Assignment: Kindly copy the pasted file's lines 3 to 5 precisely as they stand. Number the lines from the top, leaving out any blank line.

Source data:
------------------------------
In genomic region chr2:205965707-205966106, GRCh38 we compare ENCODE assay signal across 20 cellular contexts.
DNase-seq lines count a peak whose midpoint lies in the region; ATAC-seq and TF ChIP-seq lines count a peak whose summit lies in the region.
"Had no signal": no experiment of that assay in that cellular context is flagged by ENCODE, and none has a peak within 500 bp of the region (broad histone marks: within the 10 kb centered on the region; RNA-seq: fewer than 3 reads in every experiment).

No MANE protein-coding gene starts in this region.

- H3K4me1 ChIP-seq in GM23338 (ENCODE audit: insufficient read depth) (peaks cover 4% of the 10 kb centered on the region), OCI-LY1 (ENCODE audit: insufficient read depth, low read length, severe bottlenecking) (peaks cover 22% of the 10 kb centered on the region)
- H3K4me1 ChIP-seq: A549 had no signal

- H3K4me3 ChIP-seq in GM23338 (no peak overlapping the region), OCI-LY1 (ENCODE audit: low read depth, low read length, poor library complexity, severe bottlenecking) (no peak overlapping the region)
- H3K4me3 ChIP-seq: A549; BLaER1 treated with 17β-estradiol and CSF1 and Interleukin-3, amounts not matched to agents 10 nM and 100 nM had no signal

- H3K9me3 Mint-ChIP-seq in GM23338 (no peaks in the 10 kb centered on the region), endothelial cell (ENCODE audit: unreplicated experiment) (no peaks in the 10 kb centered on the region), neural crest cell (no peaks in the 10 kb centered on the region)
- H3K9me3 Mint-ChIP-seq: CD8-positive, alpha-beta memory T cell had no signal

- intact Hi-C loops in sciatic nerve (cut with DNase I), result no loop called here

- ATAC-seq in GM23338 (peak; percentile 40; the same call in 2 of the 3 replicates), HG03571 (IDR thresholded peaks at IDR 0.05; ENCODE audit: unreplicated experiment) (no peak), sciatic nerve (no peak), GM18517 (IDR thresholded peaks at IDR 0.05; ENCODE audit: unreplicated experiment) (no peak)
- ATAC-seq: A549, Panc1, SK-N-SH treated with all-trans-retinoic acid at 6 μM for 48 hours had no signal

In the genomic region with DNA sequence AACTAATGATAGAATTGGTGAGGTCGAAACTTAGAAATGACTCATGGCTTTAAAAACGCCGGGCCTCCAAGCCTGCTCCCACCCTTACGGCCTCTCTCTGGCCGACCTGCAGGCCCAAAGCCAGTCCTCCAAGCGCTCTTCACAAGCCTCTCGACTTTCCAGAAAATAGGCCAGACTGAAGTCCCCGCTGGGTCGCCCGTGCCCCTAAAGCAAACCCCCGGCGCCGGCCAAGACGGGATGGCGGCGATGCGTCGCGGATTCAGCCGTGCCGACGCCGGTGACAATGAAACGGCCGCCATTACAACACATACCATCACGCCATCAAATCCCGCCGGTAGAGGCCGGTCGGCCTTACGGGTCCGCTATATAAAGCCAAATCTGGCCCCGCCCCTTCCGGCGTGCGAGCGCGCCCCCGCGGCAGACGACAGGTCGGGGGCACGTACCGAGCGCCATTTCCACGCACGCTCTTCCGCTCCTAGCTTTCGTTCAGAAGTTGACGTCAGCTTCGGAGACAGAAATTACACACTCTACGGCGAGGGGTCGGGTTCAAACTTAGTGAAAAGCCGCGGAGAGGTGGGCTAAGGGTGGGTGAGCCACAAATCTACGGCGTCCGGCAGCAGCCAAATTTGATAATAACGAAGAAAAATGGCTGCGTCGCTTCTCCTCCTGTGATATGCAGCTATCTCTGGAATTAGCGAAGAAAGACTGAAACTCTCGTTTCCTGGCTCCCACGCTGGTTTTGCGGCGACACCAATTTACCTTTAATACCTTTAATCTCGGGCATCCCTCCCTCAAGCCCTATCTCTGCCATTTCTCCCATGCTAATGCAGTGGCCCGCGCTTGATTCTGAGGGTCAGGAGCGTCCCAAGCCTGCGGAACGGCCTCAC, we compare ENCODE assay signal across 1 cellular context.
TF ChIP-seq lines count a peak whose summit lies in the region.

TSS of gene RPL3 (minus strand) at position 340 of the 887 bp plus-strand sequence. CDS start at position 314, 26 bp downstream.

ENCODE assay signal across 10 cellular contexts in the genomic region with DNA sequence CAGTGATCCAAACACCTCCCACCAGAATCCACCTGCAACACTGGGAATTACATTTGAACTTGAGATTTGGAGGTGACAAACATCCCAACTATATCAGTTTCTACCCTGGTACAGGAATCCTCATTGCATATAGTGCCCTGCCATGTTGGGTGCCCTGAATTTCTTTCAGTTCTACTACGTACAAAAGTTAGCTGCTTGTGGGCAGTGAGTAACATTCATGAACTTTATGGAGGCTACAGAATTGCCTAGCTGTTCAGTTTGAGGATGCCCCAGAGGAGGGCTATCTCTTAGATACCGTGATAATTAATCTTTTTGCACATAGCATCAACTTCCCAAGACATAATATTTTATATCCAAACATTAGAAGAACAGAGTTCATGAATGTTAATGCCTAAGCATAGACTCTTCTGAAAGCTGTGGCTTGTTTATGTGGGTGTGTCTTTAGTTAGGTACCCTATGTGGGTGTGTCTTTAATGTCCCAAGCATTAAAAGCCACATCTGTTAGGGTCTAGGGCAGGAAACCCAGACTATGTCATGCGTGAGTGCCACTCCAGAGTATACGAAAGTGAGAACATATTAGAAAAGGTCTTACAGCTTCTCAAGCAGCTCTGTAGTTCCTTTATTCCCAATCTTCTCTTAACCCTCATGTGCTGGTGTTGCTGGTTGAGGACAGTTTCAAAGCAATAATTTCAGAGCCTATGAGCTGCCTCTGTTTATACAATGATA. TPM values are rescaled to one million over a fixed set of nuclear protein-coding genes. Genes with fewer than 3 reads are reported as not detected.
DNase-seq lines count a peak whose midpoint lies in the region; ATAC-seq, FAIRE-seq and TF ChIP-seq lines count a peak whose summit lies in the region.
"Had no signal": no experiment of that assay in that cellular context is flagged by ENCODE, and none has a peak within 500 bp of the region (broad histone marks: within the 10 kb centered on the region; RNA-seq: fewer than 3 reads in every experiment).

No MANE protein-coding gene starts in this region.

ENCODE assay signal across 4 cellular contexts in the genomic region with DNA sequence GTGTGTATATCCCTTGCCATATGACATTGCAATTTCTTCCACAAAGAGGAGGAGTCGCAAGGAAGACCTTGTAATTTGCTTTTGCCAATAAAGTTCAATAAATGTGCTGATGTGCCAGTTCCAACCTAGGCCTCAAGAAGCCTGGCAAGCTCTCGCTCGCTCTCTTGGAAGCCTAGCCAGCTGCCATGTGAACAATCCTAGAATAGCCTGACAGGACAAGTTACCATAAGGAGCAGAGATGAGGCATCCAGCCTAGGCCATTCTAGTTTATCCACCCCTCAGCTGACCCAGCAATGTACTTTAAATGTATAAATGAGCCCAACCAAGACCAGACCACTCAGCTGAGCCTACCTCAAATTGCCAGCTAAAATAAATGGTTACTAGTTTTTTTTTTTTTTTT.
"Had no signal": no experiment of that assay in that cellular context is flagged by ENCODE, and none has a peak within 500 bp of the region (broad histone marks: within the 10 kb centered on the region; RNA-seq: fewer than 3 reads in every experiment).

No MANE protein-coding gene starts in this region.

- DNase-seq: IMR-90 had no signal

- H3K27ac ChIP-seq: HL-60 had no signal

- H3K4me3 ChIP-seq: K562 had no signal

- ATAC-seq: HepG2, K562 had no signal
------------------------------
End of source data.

"Had no signal": no experiment of that assay in that cellular context is flagged by ENCODE, and none has a peak within 500 bp of the region (broad histone marks: within the 10 kb centered on the region; RNA-seq: fewer than 3 reads in every experiment).

No MANE protein-coding gene starts in this region.

- H3K4me1 ChIP-seq in GM23338 (ENCODE audit: insufficient read depth) (peaks cover 4% of the 10 kb centered on the region), OCI-LY1 (ENCODE audit: insufficient read depth, low read length, severe bottlenecking) (peaks cover 22% of the 10 kb centered on the region)